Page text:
Tambor remembers that it was this very particular language of the script that made him immediately want to be a part of the series. He was somewhere around page eight when he called his agent and said, simply, “I’m in.” But he also says that it wasn’t until they started filming one scene in particular that he became aware of the world he’d entered, upon agreeing to become Maura Pfefferman: “We were filming that BBQ scene [from the pilot], and we were all there, smeared with BBQ sauce,” he says. “And I look down, and there’s this Gaby Hoffmann. And there’s this Amy Landecker, and there’s this Jay Duplass and then [cinematographer] James Frohna. And there’s Jill Soloway.”
Tambor’s voice is like a camera lens, resting on each face as he remembers this turning point. “And the moment was golden. I just said, ‘I get this. This is powerful. This is a family. And it’s a family that’s about to have its moorings shifted.’”
Judith Light (Shelly Pfefferman), a longtime LGBTQ activist (and also a longtime friend of Tambor’s), came aboard without having even read the script.
“I felt so connected to [Soloway] and to what she was wanting to do,” Light says. “I just knew that she had the capability to do it.” What Soloway eventually did, however, still managed to shock and delight everyone. Light is most impressed with Season Two, an incredible feat that she says manages to somehow delve deeper into these characters we already thought we knew so well.
“The deepening of everyone’s psychology, and the deepening of everyone’s sexuality and the particular attention paid to mature people and their sexuality”—these are the things Light hopes audiences really tuned in to. The history of the Pfeffermans, the beginnings of their very specific language, also broadened the story in a way that serves the show’s message about the complexities within familial bonds.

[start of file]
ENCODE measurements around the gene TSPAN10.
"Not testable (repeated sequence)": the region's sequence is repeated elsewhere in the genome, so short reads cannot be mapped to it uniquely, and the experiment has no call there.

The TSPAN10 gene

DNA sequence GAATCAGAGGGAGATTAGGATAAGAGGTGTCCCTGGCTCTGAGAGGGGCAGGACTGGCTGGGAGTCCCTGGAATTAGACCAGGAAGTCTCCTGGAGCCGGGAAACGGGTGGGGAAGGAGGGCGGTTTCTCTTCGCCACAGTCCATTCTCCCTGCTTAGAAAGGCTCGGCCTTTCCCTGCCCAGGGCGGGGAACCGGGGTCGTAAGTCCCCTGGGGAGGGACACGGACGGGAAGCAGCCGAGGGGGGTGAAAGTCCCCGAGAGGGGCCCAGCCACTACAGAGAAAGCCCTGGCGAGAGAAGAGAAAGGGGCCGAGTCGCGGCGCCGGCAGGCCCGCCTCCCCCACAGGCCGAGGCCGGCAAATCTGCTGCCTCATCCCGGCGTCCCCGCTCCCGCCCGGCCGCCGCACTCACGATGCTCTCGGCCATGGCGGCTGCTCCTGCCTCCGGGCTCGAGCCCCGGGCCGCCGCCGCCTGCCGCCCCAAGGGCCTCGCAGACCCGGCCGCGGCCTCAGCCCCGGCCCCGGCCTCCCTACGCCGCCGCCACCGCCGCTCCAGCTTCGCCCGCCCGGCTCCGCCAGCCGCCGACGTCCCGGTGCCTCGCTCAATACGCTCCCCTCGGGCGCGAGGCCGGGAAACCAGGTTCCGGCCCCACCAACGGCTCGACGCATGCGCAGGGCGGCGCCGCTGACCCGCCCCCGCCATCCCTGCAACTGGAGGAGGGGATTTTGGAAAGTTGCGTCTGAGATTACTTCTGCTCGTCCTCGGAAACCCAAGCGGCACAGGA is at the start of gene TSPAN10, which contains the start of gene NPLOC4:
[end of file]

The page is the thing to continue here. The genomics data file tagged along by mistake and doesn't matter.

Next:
“We all carry within us the history of our people,” Light says. “We have in our DNA and at our cellular level the memory of our ‘people.’ The fact that Jill was able to interweave the beginning of the Pfefferman story and the work of Magnus Hirschfeld in Berlin is incredibly powerful. It reminds us all that we all have these histories that we don’t investigate.”
Season Two feels like writer’s room gold, but Kathryn Hahn (Rabbi Raquel Fein) is quick to point out that these storylines have an organic way of coming into being—that it’s quite the opposite of what we might imagine when trying to make sense of a particularly powerful narrative thread.
“It’s just so not over-thought,” she insists. “The writers aren’t going mad trying to come up with some brilliant new twist. Like, no we have to go to Berlin. [Because], what happens after your parent transitions? It echoes, and we have to see the rest of the family transition. It’s simple.”